tion  headers-only,  Tk,  TkMan, [tn]roff (traditional man page source), SGML, HTML, MIME,
       LaTeX, LaTeX2e, RTF, Perl 5 POD. A modular architecture permits	easy  addition	of  addi-
       tional output formats.

       The   latest   version	of  PolyglotMan  is  always  available	from  ftp://ftp.cs.berke- .

       The following options should not be used with any others and exit PolyglotMan without pro-
       cessing any input.

       -h|--help      Show list of command line options and exit.

       -v|--version   Show version number and exit.

       You should specify the filter first, as this sets a number of parameters, and then specify
       other options.

       -f|--filter <ASCII|roff|TkMan|Tk|Sections|HTML|SGML|MIME|LaTeX|LaTeX2e|RTF|POD>
		      Set the output filter. Defaults to ASCII.

       -S|--source    PolyglotMan tries to automatically determine whether its input is source or
		      formatted; use this option to declare source input.

		      PolyglotMan tries to automatically determine whether its input is source or
		      formatted; use this option to declare formatted input.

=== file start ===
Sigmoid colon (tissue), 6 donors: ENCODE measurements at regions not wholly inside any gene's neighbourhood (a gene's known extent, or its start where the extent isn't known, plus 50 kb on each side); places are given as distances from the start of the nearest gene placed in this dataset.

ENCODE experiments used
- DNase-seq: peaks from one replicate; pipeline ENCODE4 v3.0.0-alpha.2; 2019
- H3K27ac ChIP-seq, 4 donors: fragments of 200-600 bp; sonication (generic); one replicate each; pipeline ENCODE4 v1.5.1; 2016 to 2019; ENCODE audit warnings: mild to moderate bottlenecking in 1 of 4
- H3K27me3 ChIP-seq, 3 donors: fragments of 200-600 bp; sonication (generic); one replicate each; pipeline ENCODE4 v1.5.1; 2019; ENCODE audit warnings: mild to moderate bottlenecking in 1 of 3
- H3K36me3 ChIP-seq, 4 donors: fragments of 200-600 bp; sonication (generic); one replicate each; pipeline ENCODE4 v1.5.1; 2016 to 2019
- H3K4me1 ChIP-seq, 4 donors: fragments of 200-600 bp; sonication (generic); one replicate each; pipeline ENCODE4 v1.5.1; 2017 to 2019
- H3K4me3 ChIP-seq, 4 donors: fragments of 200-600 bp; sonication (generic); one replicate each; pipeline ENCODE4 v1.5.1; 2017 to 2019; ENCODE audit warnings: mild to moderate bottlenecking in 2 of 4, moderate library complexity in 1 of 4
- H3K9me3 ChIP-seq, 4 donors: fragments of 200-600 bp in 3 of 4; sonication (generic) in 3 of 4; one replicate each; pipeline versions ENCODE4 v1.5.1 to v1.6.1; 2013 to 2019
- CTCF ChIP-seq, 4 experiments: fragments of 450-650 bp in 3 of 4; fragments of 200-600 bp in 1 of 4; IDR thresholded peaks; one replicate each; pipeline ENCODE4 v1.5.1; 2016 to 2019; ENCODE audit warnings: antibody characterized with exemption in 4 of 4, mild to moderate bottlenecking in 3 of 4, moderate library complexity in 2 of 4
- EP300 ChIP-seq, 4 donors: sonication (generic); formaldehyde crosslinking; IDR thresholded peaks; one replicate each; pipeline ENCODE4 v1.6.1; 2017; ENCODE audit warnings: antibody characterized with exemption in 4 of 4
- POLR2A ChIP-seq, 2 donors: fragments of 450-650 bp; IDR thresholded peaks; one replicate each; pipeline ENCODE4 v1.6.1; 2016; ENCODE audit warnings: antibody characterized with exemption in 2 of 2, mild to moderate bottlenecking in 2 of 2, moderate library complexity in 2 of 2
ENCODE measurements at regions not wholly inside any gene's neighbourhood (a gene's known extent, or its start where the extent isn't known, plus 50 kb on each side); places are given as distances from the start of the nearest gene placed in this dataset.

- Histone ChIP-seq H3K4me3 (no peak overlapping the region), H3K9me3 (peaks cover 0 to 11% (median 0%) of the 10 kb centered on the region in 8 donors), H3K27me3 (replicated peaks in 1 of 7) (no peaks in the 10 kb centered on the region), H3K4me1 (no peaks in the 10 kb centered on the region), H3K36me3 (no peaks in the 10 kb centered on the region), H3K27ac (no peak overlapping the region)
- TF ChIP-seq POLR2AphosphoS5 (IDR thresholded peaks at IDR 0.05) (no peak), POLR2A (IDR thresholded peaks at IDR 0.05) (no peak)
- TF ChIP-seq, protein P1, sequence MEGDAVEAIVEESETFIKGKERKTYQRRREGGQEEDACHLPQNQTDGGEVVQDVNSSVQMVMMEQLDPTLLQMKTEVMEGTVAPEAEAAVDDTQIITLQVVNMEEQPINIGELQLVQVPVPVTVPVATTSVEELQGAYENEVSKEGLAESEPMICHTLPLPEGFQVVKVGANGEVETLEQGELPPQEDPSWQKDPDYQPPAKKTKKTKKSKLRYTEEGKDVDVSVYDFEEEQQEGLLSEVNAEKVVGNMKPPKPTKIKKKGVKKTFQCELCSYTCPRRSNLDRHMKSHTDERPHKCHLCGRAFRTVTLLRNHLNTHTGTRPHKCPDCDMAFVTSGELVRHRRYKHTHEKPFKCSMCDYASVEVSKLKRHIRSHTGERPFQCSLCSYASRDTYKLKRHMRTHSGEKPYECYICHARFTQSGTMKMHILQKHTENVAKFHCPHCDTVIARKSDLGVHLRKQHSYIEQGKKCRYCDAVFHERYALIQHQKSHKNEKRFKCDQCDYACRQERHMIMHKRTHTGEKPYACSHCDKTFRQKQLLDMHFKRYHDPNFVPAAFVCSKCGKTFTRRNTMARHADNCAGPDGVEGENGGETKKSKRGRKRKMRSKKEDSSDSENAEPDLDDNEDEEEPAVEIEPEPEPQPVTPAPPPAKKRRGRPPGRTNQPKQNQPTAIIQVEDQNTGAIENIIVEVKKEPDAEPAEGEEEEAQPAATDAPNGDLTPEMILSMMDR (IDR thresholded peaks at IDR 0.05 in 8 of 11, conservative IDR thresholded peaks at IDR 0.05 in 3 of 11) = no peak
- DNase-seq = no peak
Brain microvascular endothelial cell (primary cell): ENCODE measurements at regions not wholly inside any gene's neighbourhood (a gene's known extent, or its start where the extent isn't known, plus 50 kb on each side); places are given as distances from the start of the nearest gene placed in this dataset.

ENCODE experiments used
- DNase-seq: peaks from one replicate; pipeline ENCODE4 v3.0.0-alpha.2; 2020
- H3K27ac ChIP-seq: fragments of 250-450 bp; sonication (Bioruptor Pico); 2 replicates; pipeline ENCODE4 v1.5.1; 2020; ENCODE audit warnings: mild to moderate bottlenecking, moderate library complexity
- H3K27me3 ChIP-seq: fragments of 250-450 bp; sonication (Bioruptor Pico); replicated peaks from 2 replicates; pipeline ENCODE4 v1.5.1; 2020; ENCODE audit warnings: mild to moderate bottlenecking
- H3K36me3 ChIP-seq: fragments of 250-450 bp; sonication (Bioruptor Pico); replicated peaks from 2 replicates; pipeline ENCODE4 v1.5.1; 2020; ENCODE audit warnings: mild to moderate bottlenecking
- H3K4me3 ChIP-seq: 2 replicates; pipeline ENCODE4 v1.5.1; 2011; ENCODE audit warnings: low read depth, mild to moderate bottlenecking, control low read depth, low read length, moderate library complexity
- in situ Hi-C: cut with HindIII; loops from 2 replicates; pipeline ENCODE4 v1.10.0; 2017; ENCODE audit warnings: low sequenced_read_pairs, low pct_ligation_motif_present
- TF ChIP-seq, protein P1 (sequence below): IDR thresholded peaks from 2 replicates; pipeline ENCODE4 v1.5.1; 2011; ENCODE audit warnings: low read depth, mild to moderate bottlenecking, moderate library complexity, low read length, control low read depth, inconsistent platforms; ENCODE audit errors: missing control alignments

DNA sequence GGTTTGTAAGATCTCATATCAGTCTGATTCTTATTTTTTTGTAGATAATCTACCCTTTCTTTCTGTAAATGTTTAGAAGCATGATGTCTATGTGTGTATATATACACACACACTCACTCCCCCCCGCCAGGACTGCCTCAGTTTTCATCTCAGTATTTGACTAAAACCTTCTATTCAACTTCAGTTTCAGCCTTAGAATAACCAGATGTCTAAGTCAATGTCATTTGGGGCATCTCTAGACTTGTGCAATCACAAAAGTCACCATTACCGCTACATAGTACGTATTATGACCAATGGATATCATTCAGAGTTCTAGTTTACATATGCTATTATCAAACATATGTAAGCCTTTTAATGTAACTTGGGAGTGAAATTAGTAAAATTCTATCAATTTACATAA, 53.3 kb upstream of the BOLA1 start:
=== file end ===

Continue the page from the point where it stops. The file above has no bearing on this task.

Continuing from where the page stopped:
-l|--title printf-string
		      In HTML mode this sets the <TITLE> of the man pages, given the same parame-
		      ters as -r .

       -r|--reference|--manref printf-string
		      In  HTML	and  SGML modes this sets the URL form by which to retrieve other
		      man pages. The string can use two supplied parameters: the  man  page  name
		      and  its section. (See the Examples section.)  If the string is null (as if
		      set from a shell by "-r ''"), `-' or `off', then man page  references  will
		      not  be  HREFs, just set in italics. If your printf supports XPG3 positions
		      specifier, this can be quite flexible.

       -V|--volumes <colon-separated list>
		      Set the list of valid volumes to check against when looking for  cross-ref-
		      erences  to  other man pages. Defaults to 1:2:3:4:5:6:7:8:9:o:l:n:p (volume
		      names can be multicharacter). If an non-whitespace string in  the  page  is
		      immediately  followed by a left parenthesis, then one of the valid volumes,
		      and ends with optional other characters and then a right	parenthesis--then
		      that  string  is reported as a reference to another manual page. If this -V
		      string starts with an equals sign, then no optional characters are  allowed
		      between  the  match  to the list of valids and the right parenthesis. (This